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I am looking for the best way to solve this variation on the shortest-path problem:

I have a directed graph with unweighted edges. I need to be able to find the shortest path between any two nodes, if such a path exists. What makes this problem different than a regular shortest path problem is this: If multiple paths exist with shortest length, I need to be able to choose the path with the highest "authority".

Each node has a numerical authority and the path with the highest authority is simply the one with the highest sum of node authorities.

In summary: I need the shortest path between a pair of nodes in a directed graph, but if there are multiple paths with the same, minimum length, I need to find the one with the highest path authority.

What is the best way to go about doing this? Is there some way to convert this into a weighted graph and then just use Dijkstra's algorithm? Is there some way to modify breadth-first search to give me the set of shortest paths, which I can then iterate through to find the highest authority path?

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Is this homework? –  William Brendel Dec 22 '11 at 23:21
It is not. Should I make that more clear in the question? –  Genre Dec 22 '11 at 23:36

2 Answers 2

up vote 5 down vote accepted

The edges are unweighted, so give eacn edge a weight of 1+auth(v,u). [auth is explained in the following line]

for each (v,u) set auth(v,u) = max{authority} - authority(v) (*) [this is true becuase if you use the edge leaving from v, you definetly visited it].

(*)max{authority} is the the highest authority in the graph.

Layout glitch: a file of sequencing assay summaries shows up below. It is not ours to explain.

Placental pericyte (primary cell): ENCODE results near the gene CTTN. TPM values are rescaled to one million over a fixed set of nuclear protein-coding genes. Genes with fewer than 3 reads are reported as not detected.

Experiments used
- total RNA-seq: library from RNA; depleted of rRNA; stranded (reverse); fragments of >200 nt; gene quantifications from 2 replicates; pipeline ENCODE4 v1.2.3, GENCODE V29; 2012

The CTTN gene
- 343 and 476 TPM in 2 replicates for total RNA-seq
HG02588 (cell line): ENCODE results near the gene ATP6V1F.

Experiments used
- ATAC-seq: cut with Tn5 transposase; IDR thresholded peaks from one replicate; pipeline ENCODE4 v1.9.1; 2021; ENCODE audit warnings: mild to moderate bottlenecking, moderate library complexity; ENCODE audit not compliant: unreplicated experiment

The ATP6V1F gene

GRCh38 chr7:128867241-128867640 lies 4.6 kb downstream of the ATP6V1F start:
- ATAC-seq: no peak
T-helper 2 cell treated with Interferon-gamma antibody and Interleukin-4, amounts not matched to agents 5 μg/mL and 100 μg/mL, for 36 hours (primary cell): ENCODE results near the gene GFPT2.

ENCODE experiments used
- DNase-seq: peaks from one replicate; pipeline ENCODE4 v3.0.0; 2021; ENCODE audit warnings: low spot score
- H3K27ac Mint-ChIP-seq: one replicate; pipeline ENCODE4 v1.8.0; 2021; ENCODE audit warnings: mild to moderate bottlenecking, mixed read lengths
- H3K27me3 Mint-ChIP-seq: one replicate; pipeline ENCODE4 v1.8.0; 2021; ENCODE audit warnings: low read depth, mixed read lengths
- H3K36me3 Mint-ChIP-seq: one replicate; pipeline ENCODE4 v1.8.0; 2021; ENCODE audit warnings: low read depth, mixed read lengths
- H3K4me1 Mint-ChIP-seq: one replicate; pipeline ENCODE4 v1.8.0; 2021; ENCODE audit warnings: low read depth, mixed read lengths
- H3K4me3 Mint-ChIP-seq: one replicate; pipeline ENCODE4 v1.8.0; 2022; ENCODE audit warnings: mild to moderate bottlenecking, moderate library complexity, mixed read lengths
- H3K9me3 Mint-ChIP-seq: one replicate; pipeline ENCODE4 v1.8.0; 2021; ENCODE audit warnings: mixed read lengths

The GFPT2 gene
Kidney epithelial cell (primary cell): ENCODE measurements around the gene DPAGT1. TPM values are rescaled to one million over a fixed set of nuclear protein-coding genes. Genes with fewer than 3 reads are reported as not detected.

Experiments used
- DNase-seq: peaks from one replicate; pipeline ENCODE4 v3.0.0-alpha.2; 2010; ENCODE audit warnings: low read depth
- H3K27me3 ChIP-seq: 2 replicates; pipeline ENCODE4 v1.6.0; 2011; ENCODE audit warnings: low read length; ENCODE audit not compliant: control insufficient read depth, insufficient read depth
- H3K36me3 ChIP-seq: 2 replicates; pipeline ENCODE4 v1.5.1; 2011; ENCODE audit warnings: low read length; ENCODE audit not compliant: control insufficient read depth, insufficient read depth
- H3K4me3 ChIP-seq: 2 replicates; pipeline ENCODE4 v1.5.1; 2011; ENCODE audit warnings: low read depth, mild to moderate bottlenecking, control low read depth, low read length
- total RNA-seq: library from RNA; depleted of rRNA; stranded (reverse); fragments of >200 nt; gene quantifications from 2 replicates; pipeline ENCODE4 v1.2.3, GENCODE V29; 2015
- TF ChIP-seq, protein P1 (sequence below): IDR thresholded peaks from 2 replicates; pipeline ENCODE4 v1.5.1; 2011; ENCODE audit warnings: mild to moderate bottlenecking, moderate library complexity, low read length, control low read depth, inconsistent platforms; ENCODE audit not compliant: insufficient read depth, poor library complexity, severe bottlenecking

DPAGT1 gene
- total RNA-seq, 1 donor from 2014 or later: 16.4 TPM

normalize your "auth rank" so, Sigma(auth(v,u),for each (v,u) in E) < 1 [by dividing, so the authority of edges will still be proportional to the original]

now, run dijkstra on the graph with the new modified weights.

The shortest path found must be shortest, because the authority factor cannot overcome the distance factor, because it is to 'weak' [normalized to less then 1].
And it is the one with the highest authority [for vertices], since it is the one with the lowest auth [for edges], since it is minimal.

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I think this is exactly what I am looking for. If you don't mind my asking for a few clarifications: in auth(v,u), is v the source of an edge and u the destination? I feel like you are probably using standard graph notation, but unfortunately, I'm not totally familiar with it. In Sigma(auth(v,u),for each (v,u) in E) is E the edge set? And I understand the goal of normalizing, but I don't understand how you are suggesting that I should (if you suggested a method at all). –  Genre Dec 22 '11 at 23:49
(1) yes, v is the sorce, and u is the destination. (2) yes, E is the edges set. (3) One method to normalize is to divide auth for all edges by max{authority} * (|E| + 1), this way you ensure there is no way the sum of auth for all edges is equal/greater then 1. –  amit Dec 23 '11 at 0:14
One more question if you don't mind: Calculating authority is a computationally intensive task, but I know the theoretical maximum authority, which is just the number of nodes. Could I use that for max{authority} or must it be the actual maximum authority? –  Genre Dec 23 '11 at 1:08
@Genre: (1) it is not too expansive, it can be done with a single path on the edges set, and the bottleneck will eventually not be there. (2) However, yes - giving the theoretical max{authority} should be enough –  amit Dec 23 '11 at 8:25
Alright thanks. By the way, I meant that calculating the authority for a node is expensive, based on the way I have defined it. It isn't a static number. –  Genre Dec 23 '11 at 23:37

Nothing about Djikstra's algorithm forces you to use a scalar to represent the path cost.

A simple modification would be to use a pair instead of a single value, e.g. (distance, authority) to represent the cost of a path. The ordering would be < distance, then > authority, i.e., lower distance takes higher priority, then higher authority takes priority.

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